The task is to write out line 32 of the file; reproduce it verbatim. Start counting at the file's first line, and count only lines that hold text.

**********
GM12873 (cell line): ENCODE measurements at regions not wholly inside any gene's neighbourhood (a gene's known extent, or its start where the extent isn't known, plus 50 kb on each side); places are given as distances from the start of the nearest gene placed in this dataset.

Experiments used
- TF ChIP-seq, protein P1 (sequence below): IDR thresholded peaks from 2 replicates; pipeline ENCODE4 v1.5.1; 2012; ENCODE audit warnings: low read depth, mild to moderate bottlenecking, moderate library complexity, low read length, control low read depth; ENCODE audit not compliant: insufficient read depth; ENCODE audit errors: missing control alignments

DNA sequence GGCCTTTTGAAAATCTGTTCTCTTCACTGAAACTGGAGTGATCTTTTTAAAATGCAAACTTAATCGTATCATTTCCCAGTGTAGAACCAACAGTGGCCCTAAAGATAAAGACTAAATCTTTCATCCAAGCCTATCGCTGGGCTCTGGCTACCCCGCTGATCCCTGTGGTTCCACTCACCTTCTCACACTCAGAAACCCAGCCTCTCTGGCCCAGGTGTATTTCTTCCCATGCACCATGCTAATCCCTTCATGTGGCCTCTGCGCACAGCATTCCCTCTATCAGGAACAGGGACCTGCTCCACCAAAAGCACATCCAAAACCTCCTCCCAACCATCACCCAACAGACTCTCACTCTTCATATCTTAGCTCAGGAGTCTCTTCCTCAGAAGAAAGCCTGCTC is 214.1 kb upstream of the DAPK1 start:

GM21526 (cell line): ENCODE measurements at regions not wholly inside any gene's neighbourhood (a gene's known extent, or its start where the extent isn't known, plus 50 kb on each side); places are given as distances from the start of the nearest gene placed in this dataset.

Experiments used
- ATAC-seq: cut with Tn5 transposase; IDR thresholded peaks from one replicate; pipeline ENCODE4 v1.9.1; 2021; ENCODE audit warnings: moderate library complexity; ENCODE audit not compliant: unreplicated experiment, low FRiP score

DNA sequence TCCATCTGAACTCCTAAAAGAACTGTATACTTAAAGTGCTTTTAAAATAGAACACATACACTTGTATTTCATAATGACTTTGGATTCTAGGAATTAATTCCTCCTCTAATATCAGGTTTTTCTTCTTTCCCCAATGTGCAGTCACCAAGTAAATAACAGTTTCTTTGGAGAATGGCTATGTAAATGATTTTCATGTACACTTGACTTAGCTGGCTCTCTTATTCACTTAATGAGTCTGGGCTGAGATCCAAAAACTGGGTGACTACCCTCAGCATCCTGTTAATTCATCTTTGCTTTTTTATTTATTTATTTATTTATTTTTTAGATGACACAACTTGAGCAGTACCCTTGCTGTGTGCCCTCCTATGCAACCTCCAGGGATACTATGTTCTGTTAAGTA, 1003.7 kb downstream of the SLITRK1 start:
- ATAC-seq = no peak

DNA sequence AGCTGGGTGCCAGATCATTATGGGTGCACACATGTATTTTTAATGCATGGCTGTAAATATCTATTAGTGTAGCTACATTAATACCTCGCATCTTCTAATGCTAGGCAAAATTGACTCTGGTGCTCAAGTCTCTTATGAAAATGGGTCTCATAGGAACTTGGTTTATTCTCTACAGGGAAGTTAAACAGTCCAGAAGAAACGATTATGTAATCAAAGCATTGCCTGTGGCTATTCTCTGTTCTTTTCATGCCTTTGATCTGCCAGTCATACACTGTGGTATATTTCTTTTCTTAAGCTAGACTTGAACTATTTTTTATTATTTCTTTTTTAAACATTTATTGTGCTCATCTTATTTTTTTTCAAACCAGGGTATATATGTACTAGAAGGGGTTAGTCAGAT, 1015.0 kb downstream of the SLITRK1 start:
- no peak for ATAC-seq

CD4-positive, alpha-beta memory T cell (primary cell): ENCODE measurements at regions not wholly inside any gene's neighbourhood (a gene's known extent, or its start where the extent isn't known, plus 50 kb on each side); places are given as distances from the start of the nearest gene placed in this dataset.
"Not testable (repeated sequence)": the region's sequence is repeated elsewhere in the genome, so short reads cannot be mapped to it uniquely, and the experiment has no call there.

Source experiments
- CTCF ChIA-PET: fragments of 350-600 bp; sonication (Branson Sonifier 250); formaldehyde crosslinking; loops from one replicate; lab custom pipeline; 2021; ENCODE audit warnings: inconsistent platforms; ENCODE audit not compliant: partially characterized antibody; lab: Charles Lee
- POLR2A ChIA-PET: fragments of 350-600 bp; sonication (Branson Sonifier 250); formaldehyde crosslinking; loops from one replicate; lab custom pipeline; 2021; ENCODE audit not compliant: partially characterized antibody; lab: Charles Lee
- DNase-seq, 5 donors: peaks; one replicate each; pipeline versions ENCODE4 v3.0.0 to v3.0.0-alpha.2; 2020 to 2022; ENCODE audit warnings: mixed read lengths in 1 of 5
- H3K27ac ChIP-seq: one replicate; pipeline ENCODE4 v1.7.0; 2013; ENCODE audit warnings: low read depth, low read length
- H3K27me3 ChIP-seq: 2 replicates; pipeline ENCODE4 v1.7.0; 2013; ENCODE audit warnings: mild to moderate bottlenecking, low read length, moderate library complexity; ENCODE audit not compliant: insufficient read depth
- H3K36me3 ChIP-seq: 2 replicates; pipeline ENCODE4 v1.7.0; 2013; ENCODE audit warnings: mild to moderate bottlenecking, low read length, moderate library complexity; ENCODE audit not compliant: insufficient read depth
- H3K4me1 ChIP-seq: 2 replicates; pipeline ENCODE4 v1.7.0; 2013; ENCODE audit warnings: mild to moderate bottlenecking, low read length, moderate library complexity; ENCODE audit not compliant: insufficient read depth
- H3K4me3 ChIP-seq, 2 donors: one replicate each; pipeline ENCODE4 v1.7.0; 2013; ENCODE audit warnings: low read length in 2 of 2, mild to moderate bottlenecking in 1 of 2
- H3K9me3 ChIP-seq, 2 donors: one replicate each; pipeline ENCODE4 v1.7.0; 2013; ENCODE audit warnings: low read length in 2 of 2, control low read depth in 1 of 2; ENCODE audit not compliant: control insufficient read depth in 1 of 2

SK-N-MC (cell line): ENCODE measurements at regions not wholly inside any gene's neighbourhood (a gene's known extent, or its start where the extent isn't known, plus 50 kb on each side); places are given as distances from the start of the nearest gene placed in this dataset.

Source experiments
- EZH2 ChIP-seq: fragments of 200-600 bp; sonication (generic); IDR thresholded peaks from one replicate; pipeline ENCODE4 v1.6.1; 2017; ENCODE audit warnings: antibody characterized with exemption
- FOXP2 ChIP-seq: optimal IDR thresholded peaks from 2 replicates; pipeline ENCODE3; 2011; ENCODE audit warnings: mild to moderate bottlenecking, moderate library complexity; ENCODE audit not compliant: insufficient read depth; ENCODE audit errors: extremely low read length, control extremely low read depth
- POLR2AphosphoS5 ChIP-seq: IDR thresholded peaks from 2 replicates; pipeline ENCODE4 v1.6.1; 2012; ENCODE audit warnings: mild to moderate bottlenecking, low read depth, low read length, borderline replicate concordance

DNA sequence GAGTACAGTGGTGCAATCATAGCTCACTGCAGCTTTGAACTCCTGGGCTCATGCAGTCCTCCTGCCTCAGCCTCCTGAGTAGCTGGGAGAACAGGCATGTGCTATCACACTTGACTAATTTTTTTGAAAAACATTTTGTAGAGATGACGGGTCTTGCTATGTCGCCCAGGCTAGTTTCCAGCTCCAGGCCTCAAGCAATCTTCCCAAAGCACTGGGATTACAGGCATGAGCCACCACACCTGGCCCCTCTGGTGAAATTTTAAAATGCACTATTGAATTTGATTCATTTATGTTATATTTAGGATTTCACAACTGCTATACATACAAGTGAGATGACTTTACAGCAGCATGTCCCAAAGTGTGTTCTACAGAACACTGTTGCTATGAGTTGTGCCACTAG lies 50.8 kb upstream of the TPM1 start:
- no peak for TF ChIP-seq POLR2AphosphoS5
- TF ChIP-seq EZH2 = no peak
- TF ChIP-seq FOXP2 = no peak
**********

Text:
- TF ChIP-seq FOXP2 = no peak